Starting Five: G-Levance Fields (4.5 APG), G-Antonio Graves (9.5 PPG), F-Mike Cook (10.7 PPG), F-Levon Kendall (5.5 RPG), C-Aaron Gray (14.4 PPG, 9.8 RPG)
Key Wins: Georgetown (5), Washington (4), at Villanova (6)
Key Losses: at Wisconsin (14), at Oklahoma St. (6), Georgetown (20)
Why they tank: Underneath their brute Big East exterior, these Panthers are all pink. As dominant as frontcourt Frankenstein Aaron Gray is, Pittsburgh is a team that is too much ying and yang. Guards Antonio Graves and Levance Fields are not much of a perimeter force, ranking 199th in the nation in three-pointers made per game with 6.2, but Graves can occasionally go off as his four bombs versus Louisville in the Big East semis proved. They are defensively sound in the half court, holding opponents to 40.7 percent shooting, but generate few turnovers (277th in TO%) and transition buckets. Finally, they are a strong paint team that draws a large number of hacks, but convert only 66.8 percent of their free throws. Considering the Panthers practically counteract their strengths and given their history of underperformance in the Big Dance – they failed to advance past the Round of 16 as a 2 or 3 seed in '02-'04 – they will be caged by the Elite 8.
Starting Five: G-Antonio Anderson (3.7 APG), G-Willie Kemp (6.5 PPG), G-Chris Douglas-Roberts (15.3 PPG), F-Robert Dozier (9.9 PPG), F-Joey Dorsey (9.5 RPG)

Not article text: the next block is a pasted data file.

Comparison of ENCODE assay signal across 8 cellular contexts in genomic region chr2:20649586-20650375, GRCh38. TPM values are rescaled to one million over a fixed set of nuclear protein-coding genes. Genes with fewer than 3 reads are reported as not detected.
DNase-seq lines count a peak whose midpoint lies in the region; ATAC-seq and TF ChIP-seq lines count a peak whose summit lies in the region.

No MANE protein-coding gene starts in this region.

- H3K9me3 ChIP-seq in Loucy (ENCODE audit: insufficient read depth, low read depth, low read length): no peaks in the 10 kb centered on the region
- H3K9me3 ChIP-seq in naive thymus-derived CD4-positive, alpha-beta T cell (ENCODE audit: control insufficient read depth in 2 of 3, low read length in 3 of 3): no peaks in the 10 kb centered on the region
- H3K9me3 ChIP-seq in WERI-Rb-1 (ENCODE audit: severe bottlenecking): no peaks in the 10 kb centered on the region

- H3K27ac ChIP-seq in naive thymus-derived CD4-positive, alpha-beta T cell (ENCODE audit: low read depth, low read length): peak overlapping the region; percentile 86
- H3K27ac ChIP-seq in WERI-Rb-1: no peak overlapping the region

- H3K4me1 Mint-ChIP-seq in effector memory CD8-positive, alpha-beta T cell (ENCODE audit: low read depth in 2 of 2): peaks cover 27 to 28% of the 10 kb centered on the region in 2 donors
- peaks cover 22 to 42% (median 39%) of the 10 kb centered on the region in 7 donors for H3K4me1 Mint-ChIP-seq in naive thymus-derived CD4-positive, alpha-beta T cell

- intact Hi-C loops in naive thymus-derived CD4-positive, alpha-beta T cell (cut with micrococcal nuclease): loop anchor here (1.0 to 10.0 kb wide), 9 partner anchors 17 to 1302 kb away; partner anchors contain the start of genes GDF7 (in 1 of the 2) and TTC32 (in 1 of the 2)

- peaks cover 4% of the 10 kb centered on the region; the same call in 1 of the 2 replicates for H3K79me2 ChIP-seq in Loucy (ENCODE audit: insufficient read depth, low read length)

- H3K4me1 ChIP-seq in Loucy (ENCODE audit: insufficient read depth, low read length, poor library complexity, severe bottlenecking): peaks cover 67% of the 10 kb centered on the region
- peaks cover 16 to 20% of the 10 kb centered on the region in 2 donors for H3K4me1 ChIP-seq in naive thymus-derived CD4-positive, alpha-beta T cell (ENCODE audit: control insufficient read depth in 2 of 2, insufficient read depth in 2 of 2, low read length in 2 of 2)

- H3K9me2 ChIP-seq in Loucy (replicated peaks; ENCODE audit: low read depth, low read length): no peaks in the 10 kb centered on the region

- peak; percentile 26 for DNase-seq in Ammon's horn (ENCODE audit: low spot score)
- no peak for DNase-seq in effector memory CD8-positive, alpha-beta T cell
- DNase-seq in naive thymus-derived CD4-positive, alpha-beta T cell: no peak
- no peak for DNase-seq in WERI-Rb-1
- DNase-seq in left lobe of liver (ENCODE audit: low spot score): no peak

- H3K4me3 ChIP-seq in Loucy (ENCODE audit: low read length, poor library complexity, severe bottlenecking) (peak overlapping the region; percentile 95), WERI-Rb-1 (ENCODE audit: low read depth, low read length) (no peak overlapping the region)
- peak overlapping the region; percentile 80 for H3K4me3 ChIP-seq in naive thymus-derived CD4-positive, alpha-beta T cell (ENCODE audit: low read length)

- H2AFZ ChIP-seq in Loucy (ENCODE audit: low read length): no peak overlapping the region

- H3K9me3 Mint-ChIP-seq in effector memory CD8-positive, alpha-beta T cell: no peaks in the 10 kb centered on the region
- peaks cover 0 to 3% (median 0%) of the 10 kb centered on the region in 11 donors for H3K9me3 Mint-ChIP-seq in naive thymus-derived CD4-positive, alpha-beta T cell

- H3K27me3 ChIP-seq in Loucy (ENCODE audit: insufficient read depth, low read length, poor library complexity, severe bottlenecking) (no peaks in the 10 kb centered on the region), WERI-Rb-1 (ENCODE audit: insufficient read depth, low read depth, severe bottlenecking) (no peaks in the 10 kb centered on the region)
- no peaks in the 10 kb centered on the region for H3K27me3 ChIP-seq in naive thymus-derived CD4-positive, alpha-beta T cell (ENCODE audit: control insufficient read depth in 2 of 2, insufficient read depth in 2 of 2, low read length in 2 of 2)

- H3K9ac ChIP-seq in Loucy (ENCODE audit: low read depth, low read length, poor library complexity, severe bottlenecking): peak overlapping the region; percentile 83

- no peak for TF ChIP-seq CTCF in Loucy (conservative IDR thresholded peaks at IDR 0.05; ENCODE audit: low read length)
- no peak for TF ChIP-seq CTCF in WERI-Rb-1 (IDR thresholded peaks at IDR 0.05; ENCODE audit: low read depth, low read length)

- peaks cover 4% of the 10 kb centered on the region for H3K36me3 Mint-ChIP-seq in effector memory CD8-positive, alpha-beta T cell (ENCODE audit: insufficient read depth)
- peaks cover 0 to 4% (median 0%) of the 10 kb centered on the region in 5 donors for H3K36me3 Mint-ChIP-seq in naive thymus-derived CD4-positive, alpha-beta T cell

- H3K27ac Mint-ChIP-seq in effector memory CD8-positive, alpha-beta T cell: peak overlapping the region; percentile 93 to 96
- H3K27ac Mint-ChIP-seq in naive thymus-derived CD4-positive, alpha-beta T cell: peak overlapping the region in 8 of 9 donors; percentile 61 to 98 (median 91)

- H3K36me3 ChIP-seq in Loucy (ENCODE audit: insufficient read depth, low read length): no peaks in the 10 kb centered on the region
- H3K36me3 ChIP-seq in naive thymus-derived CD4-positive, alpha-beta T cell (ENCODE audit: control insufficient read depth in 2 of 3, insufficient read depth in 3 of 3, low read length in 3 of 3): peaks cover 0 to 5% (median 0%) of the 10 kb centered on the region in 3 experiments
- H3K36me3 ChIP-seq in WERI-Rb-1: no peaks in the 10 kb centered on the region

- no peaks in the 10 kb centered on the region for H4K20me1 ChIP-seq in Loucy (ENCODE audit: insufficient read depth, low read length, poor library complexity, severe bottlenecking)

Key Wins: Kentucky (17), at Gonzaga (1)
Key Losses: Georgia Tech (7), at Tennessee (18), at Arizona (8)
Why they tank: The Tigers hardly earned their stripes in a thread-bare Conference USA. Sure they defeated conference foes by an average margin of 17 points per game, but when only one other team finished in the RPI top-100 (Houston at 86) it doesn't say much for your dominance. In fact, for a team that doesn't generate many second chances (83rd in the country in OR%), Memphis would likely be a minimum seven or eight-loss team in a BCS conference. Overflowing with athleticism, John Calipari's bunch plays sensational defense – especially interior enforcer Joey Dorsey – and can create easy conversions on the offensive end. However, because of their relatively feeble schedule, non-conference included, this is a team inflated by poor competition. They do posses the physical gifts of a top-10 team, but without learning from the rigors of the road and due to their woeful 61.6 team free-throw percentage, they are condemned to exit stage left promptly.
Starting Five: G-Russell Robinson (4.5 APG), G-Brandon Rush (13.8 PPG), G-Mario Chalmers (12.0 PPG), F-Julian Wright (8.0 RPG), C-Sasha Kaun (56.2 FG%)
Key Wins: Florida (2), Boston College (18), Texas (4)
Key Losses: Oral Roberts (7), at DePaul (7), at Texas Tech (5), at Texas A&M (3)